The village is very small , extremely poor, worse than Rehyanli. To say, the roads are not asphalted, some houses do not have either windows, nor the floor. I wander it it is worse to live here or in a camp.
Sanaa, instead, has a beautiful home but empty of furniture. There is only the kitchen, with gas that does not work,  since she cannnot  afford to pay for it. There is  a small gas cylinder to be turned on just when in strict necessity. They just have what they carried away from the tent: three mattresses and some clothes. Nothing else. The children are skinny; Ali Hmoud, the 2-year-old little boy, Samia, the princess of 5, Youssef of 8, Husseina of 10 and Majada of 13. Majada,  is no longer the little girl we had met a year ago. She has now become a woman.
She comes next to me and I hug her; she’s the big one, the one who takes care of the family, who brings home bread, the one who hides  into her pocket the knife, as a weapon of defence, when she goes out to go to work.  Samia ,  approaches holding the dress and the doll, the presents  Luigi brought to her, while Youssef and Ali Hmoud are exchanging their gifts: a little red lorry and a puppet. Husseina shows her gifts to her little friend from the village, and I realize that the girl is a bit disappointed, so  I  take a little purse out of my bag and give it to her. Majada is wearing her  new bracelet , which matches with her veil and the little brooch that holds it firmly.
We must talk to Sanaa about her husband, about the fact that he has been  reported to the police and that this inevitably  has compromised everything . We don’t want the children to hear the bad news, so I take them out together with the men except the doctor and Luigi.
Majada, though, stays there, and from the way her mother clasps her hand I understand that it is her place. She is only 13 but she is mature for her age. I have noticed that she can write,  so I thought that , when tomorrow we will take all of them out for shopping, we will buy exercise books, pens and books.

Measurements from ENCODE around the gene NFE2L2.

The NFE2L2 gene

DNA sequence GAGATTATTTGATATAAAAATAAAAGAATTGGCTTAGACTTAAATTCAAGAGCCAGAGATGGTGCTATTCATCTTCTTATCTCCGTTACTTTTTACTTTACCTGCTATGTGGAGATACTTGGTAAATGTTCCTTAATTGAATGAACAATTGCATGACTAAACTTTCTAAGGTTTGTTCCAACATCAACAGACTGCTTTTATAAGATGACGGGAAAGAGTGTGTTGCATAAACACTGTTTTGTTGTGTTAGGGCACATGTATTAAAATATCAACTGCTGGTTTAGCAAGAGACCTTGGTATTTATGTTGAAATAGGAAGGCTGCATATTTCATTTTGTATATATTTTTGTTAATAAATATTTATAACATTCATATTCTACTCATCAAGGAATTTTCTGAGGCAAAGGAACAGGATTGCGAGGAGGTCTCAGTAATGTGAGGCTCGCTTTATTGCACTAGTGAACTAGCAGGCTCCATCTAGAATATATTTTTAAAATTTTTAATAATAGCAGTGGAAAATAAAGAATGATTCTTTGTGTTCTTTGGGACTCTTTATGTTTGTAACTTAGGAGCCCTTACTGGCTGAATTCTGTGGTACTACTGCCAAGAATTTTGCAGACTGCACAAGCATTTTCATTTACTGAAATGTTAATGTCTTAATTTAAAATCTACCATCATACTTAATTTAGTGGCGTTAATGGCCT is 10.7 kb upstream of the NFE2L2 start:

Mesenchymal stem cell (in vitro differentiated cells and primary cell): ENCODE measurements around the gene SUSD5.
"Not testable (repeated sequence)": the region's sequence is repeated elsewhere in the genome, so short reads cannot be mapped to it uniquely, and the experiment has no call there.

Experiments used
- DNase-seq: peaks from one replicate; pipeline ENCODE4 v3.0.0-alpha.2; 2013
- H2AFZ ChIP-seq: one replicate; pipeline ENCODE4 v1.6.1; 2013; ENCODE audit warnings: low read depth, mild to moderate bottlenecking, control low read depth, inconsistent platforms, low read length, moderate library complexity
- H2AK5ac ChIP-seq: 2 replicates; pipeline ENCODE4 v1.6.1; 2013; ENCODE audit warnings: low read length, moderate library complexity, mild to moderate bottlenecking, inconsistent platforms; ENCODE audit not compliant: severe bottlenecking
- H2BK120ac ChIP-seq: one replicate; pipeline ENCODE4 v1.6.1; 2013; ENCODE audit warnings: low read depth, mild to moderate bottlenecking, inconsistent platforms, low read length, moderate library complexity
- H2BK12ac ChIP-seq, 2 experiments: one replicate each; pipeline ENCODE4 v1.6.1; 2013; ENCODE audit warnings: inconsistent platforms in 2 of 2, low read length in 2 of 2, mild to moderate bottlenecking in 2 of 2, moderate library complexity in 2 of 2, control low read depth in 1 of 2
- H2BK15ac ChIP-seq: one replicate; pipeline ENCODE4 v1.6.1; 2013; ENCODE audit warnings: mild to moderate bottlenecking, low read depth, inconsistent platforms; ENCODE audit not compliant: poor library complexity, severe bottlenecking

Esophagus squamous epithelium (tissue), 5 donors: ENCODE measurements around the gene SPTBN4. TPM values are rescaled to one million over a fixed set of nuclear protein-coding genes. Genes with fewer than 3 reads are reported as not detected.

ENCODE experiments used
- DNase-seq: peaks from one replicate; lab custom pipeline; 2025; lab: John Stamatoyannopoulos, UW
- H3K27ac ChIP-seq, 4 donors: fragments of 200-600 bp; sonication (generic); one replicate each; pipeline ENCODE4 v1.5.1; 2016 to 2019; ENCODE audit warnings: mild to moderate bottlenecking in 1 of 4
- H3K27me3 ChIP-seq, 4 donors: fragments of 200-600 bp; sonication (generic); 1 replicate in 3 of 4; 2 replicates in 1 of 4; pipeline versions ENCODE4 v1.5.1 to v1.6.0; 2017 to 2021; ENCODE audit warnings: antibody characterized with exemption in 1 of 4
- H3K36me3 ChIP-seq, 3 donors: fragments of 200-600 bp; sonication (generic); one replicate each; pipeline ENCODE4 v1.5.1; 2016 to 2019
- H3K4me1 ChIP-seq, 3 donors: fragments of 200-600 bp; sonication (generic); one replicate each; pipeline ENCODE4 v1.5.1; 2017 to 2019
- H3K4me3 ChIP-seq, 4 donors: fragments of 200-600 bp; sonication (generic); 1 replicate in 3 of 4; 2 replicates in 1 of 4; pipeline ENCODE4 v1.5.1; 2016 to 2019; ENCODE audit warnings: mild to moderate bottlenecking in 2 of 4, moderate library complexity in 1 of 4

While Arianna was talking to Sanaa , outside the house we were having fun, we played soccer, captive ball, together with other boys who had joined us.
Inside things are not going well.  Sanaa is desperate, but  I know she is a strong woman . What I don’t understand is that she goes on saying that  she does what her husband wants. They: Ali,  the interpreter, Sanaa an Arianna are talking through  a video call. Mohammed  is improving a lot and is now waiting for the transplant of kidney. We explained the troubles to Ali but he seemed unable to understand, he went on laughing and eating. We told them that the solutions were two:  either Ali will leave the child here and go back to Turkey (Mohammed cannot be  moved, but, rightly, he does not want to be left alone in Italy)  or he meets the requirements for the reunification. The last solution is definitely too optimistic due to the reality of the facts. What we certainly know is what will happen if he still gives signs of violence:  he will lose his parental authority. The first solution is sad but realistic,  but Ali insists in saying that he will never go back to Turkey. We also must consider that Mohammed neither can return  to Turkey, if he wants  to live, nor he  wants to stay alone in Italy.

Sanaa is desperate, and she bursts into tears. Her despair is so deep that she says that it would rather be better, for all of them, that Mohammed returns and dies.
To save one, means to sacrify 5. The children here are slowly dying. It’s true, apart from Majada, the others go to school but the level of poverty they are subjected to is such, that they are slowly  killed from inside

Majada left  the house and is back with some tea. I try to comfort her and together with Andrea, Luigi, Matteo and other children living nearby we go on playing

Arianna and Marino are still inside with Sanaa. When they come out they are destroyed. Sanaa is crying clasping her little child in her arms.

 

We go back into the house. Mohammed is on the phone with his mum, he has  just come back from school.
We promised Sanaa to come back tomorrow, so when we say goodbye we know it’s not a goodbye. Despite this she goes on crying in Arianna’s arms.

We were ready to leave when  a boy who had been playing with us came holding  three large freshly made Arab breads. We thanked and hugged hoping  to see him again tomorrow.

 

While driving back,  we discuss Mohammed ‘s situation . Everyone has different ideas, apart from the fact that in case he would be separeted from his family, nobody would object.

To relieve tension, Luigi suggests to take Sanaa and the children out for lunch, tomorrow and then to buy some food. All agree. We receive some donations , plus some money offered by Luigi and we decided that Sanaa will never remain without food.